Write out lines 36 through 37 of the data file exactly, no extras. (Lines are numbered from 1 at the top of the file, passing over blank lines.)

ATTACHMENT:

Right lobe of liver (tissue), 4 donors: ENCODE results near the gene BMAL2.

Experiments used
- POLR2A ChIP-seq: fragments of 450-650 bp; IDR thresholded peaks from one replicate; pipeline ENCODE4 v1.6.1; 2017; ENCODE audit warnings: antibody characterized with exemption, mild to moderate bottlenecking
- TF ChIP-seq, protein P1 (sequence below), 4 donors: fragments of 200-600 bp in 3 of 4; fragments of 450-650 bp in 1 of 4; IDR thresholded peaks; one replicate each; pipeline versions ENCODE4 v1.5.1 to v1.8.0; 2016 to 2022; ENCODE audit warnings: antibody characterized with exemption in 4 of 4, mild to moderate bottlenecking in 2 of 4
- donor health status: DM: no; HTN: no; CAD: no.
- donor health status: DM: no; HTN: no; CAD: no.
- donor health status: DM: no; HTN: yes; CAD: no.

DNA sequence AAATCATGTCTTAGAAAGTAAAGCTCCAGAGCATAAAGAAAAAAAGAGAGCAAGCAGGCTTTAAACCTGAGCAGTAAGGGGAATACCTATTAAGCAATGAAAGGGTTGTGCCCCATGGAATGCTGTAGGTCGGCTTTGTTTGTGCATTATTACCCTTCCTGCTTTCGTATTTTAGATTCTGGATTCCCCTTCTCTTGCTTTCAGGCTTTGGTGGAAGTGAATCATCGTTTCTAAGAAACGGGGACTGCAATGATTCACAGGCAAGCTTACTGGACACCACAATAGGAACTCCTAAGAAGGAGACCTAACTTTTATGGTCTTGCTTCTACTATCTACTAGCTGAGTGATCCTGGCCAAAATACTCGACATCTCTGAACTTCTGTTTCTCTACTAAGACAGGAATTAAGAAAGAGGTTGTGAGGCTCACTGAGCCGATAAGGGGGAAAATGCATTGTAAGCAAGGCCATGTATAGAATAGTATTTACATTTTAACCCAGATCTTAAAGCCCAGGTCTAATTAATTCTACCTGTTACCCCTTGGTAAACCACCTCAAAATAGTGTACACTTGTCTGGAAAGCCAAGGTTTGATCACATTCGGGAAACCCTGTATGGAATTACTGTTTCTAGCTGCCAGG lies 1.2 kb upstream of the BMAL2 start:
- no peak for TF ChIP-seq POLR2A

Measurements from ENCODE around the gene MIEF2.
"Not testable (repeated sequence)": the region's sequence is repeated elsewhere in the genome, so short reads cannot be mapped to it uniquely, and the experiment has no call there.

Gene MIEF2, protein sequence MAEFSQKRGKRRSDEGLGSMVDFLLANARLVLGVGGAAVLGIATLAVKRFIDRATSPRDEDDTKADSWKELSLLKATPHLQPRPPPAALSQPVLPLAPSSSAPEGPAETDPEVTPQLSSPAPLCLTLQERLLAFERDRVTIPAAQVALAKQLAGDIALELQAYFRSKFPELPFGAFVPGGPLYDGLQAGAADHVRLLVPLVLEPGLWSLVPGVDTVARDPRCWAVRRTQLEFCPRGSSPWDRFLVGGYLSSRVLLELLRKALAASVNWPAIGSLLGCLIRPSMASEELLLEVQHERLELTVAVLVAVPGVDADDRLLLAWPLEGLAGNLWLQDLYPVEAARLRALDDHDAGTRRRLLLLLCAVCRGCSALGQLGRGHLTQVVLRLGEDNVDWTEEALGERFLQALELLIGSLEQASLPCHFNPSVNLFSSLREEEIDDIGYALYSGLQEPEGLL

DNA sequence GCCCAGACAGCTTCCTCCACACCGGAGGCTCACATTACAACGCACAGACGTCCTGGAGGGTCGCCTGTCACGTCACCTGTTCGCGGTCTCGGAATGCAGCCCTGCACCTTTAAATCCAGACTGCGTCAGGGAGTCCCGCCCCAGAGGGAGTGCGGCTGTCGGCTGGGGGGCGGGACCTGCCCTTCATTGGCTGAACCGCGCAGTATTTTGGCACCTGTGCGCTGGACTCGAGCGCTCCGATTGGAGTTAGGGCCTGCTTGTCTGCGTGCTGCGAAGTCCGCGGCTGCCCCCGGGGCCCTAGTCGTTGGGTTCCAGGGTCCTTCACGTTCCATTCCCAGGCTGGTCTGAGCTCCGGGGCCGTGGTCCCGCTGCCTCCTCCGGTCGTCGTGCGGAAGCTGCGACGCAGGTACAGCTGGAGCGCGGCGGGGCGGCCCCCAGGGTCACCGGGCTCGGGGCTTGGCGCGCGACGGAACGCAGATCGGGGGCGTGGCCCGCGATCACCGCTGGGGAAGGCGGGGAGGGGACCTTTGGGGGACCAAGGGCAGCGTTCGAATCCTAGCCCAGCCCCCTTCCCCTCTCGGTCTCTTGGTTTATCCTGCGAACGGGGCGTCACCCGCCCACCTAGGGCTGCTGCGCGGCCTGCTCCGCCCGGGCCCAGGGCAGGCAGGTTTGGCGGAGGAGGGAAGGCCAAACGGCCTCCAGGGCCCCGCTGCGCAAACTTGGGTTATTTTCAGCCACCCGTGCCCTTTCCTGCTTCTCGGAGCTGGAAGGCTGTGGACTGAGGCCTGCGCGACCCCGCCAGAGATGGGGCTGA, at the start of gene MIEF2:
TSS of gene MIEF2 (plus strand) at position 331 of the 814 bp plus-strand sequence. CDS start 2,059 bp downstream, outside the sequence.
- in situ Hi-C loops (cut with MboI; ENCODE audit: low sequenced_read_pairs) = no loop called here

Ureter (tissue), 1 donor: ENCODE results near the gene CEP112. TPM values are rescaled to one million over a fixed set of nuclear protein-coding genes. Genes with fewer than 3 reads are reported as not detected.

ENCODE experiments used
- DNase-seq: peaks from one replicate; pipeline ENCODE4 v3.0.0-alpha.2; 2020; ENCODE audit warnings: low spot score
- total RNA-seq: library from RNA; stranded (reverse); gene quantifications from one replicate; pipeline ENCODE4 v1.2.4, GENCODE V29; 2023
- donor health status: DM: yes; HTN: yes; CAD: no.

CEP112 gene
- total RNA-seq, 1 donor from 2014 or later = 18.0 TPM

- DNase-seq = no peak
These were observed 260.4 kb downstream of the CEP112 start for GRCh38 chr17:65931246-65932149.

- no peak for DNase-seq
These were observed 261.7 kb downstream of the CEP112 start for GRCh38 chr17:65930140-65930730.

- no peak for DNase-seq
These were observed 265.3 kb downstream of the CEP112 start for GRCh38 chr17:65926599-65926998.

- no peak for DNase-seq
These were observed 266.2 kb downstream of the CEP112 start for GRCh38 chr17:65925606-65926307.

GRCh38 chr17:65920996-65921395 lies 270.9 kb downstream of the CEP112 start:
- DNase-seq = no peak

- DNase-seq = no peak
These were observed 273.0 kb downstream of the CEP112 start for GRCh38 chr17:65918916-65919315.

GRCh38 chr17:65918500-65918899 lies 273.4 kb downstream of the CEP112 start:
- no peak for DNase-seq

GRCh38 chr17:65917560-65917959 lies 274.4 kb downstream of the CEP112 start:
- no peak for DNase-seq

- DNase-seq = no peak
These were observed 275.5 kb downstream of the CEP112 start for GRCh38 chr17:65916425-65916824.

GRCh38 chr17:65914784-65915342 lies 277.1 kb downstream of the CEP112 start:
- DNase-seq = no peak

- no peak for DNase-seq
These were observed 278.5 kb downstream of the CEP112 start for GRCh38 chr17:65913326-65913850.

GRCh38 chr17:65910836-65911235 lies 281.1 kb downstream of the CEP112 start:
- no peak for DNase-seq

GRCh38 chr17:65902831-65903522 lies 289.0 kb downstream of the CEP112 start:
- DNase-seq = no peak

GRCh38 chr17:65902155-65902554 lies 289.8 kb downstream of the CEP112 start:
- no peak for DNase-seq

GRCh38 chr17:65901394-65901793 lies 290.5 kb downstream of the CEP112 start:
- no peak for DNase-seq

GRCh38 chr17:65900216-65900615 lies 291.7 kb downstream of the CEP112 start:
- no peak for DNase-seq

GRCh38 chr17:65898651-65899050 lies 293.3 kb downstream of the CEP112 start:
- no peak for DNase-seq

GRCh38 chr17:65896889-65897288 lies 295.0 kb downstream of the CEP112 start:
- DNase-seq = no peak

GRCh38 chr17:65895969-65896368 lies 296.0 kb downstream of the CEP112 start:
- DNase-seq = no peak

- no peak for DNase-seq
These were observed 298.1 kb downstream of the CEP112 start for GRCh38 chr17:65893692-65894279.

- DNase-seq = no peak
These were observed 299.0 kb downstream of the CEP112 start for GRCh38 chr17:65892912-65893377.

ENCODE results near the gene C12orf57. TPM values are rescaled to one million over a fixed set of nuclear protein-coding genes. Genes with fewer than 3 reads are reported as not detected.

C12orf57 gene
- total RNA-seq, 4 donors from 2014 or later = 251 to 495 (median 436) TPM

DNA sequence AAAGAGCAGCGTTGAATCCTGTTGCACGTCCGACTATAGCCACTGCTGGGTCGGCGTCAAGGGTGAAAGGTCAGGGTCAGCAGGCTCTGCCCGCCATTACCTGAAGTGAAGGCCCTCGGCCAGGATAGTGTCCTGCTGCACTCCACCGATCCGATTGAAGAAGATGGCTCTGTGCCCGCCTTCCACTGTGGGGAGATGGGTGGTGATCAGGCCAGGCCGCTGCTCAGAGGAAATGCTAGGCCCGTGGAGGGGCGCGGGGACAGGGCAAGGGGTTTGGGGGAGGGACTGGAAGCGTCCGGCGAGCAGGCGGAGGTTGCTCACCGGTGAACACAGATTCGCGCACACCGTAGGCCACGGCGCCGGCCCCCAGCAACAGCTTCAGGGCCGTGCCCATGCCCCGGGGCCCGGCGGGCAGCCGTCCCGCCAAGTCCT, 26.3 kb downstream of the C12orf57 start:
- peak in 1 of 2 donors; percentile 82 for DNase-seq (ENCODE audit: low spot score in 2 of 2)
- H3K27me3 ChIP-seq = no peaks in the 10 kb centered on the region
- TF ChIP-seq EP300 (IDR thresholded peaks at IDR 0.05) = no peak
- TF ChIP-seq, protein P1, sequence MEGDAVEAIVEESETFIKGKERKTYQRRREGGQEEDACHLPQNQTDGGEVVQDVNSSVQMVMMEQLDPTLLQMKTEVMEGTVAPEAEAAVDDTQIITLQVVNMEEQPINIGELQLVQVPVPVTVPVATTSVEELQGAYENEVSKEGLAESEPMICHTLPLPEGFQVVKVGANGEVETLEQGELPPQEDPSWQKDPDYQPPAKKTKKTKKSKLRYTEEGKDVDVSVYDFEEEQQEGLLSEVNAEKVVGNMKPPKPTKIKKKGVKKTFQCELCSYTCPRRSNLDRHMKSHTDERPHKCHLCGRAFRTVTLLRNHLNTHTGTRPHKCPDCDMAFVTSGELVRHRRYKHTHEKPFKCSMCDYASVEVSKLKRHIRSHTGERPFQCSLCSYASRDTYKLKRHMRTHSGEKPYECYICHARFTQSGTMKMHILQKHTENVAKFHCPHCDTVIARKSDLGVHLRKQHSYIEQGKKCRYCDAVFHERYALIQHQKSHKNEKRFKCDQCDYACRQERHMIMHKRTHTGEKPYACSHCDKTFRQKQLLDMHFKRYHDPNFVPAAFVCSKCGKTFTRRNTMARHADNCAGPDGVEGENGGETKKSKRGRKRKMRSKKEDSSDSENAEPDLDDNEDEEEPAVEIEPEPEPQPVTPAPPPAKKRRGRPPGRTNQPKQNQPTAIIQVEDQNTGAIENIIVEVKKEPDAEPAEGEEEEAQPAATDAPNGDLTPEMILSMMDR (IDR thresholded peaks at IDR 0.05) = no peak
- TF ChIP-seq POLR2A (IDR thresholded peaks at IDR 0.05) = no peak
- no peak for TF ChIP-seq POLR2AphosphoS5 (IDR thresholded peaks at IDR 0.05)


- no peak for DNase-seq

GRCh38 chr17:65917560-65917959 lies 274.4 kb downstream of the CEP112 start: